Charles Dickens

Immediately, the air was filled with the scent of trodden grass, and the perspective of years opened, and at the end of it was a little likeness of this man keeping a wicket, and I said, 'God bless my soul! Joe Specks!'

Through many changes and much work, I had preserved a tenderness for the memory of Joe, forasmuch as we had made the acquaintance of Roderick Random together, and had believed him to be no ruffian, but an ingenuous and engaging hero. Scorning to ask the boy left in the phaeton whether it was really Joe, and scorning even to read the brass plate on the door--so sure was I--I rang the bell and informed the servant maid that a stranger sought audience of Mr. Specks. Into a room, half surgery, half study, I was shown to await his coming, and I found it, by a series of elaborate accidents, bestrewn with testimonies to Joe. Portrait of Mr. Specks, bust of Mr. Specks, silver cup from grateful patient to Mr. Specks, presentation sermon from local clergyman, dedication poem from local poet, dinner-card from local nobleman, tract on balance of power from local refugee, inscribed Hommage de l'auteur a Specks.

When my old schoolfellow came in, and I informed him with a smile that I was not a patient, he seemed rather at a loss to perceive any reason for smiling in connexion with that fact, and inquired to what was he to attribute the honour? I asked him with another smile, could he remember me at all? He had not (he said) that pleasure. I was beginning to have but a poor opinion of Mr. Specks, when he said reflectively, 'And yet there's a something too.' Upon that, I saw a boyish light in his eyes that looked well, and I asked him if he could inform me, as a stranger who desired to know and had not the means of reference at hand, what the name of the young lady was, who married Mr. Random? Upon that, he said 'Narcissa,' and, after staring for a moment, called me by my name, shook me by the hand, and melted into a roar of laughter. 'Why, of course, you'll remember Lucy Green,' he said, after we had talked a little. 'Of course,' said I. 'Whom do you think she married?' said he. 'You?' I hazarded. 'Me,' said Specks, 'and you shall see her.' So I saw her, and she was fat, and if all the hay in the world had been heaped upon her, it could scarcely have altered her face more than Time had altered it from my remembrance of the face that had once looked down upon me into the fragrant dungeons of Seringapatam. But when her youngest child came in after dinner (for I dined with them, and we had no other company than Specks, Junior, Barrister-at-law, who went away as soon as the cloth was removed, to look after the young lady to whom he was going to be married next week), I saw again, in that little daughter, the little face of the hayfield, unchanged, and it quite touched my foolish heart. We talked immensely, Specks and Mrs. Specks, and I, and we spoke of our old selves as though our old selves were dead and gone, and indeed, indeed they were--dead and gone as the playing-field that had become a wilderness of rusty iron, and the property of S.E.R.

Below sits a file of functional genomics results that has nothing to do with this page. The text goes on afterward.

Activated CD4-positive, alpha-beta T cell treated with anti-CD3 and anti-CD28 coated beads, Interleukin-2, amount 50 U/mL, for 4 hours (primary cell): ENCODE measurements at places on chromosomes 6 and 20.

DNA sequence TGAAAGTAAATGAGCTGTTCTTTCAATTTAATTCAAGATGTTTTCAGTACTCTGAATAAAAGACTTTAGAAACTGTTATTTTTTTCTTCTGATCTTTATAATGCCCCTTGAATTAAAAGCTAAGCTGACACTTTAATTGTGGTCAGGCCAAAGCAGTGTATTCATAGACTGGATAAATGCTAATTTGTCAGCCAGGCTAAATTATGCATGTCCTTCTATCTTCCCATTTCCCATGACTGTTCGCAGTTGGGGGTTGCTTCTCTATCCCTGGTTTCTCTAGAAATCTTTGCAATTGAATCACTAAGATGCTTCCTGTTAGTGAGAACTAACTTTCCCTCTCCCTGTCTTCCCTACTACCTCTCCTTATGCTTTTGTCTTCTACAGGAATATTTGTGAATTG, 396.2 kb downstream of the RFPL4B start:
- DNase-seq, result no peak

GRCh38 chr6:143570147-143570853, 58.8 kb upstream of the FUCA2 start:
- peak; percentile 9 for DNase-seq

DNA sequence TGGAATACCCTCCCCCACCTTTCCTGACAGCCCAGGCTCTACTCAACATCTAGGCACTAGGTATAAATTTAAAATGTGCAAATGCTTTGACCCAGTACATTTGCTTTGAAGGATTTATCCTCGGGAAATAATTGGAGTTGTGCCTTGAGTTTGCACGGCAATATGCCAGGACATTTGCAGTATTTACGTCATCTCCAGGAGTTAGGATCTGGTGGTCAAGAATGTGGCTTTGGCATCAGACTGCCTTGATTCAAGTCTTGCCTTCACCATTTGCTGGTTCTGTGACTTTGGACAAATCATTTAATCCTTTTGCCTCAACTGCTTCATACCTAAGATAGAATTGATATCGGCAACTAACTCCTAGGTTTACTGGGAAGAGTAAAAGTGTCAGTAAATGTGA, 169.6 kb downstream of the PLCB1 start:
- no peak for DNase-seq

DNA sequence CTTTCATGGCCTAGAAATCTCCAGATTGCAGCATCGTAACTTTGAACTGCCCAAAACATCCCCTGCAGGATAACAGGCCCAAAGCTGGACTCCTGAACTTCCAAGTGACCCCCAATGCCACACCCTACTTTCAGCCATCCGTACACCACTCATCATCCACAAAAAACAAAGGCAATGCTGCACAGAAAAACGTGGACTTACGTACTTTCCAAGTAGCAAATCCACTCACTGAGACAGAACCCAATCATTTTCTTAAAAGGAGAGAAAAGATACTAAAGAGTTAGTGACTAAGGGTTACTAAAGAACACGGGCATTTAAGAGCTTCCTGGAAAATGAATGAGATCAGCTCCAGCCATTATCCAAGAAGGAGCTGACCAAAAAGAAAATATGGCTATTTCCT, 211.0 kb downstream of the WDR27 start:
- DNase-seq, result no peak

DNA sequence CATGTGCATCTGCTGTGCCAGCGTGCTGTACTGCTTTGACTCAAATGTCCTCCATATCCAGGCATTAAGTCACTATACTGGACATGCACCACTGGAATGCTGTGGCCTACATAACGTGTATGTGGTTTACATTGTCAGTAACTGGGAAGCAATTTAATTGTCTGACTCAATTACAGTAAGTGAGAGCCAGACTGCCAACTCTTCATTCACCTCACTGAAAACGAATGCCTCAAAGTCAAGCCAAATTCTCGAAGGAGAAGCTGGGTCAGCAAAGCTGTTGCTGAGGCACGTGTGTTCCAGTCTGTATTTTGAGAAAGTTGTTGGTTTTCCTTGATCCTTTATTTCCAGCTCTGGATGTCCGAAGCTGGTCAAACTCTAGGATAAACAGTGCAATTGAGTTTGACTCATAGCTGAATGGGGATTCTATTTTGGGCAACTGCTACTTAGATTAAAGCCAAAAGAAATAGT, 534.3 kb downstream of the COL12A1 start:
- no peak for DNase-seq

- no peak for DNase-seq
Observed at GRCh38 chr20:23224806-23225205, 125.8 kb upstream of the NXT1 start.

Specks, however, illuminated Dullborough with the rays of interest that I wanted and should otherwise have missed in it, and linked its present to its past, with a highly agreeable chain. And in Specks's society I had new occasion to observe what I had before noticed in similar communications among other men. All the schoolfellows and others of old, whom I inquired about, had either done superlatively well or superlatively ill--had either become uncertificated bankrupts, or been felonious and got themselves transported; or had made great hits in life, and done wonders. And this is so commonly the case, that I never can imagine what becomes of all the mediocre people of people's youth--especially considering that we find no lack of the species in our maturity. But, I did not propound this difficulty to Specks, for no pause in the conversation gave me an occasion. Nor, could I discover one single flaw in the good doctor--when he reads this, he will receive in a friendly spirit the pleasantly meant record--except that he had forgotten his Roderick Random, and that he confounded Strap with Lieutenant Hatchway; who never knew Random, howsoever intimate with Pickle.